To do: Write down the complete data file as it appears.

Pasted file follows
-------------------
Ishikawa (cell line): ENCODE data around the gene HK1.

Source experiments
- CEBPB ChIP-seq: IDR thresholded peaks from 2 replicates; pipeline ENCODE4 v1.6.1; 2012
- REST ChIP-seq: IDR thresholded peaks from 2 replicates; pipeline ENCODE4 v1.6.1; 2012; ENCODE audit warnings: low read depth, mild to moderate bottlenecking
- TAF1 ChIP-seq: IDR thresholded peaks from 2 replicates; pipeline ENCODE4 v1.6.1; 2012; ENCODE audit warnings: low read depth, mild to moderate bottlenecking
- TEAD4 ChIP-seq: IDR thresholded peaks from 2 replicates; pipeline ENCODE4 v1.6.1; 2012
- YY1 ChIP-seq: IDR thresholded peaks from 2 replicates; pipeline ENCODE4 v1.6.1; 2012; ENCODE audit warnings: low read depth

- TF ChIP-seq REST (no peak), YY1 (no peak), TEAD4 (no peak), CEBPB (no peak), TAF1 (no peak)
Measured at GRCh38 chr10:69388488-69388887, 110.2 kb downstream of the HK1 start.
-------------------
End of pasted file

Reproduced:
Ishikawa (cell line): ENCODE data around the gene HK1.

Source experiments
- CEBPB ChIP-seq: IDR thresholded peaks from 2 replicates; pipeline ENCODE4 v1.6.1; 2012
- REST ChIP-seq: IDR thresholded peaks from 2 replicates; pipeline ENCODE4 v1.6.1; 2012; ENCODE audit warnings: low read depth, mild to moderate bottlenecking
- TAF1 ChIP-seq: IDR thresholded peaks from 2 replicates; pipeline ENCODE4 v1.6.1; 2012; ENCODE audit warnings: low read depth, mild to moderate bottlenecking
- TEAD4 ChIP-seq: IDR thresholded peaks from 2 replicates; pipeline ENCODE4 v1.6.1; 2012
- YY1 ChIP-seq: IDR thresholded peaks from 2 replicates; pipeline ENCODE4 v1.6.1; 2012; ENCODE audit warnings: low read depth

- TF ChIP-seq REST (no peak), YY1 (no peak), TEAD4 (no peak), CEBPB (no peak), TAF1 (no peak)
Measured at GRCh38 chr10:69388488-69388887, 110.2 kb downstream of the HK1 start.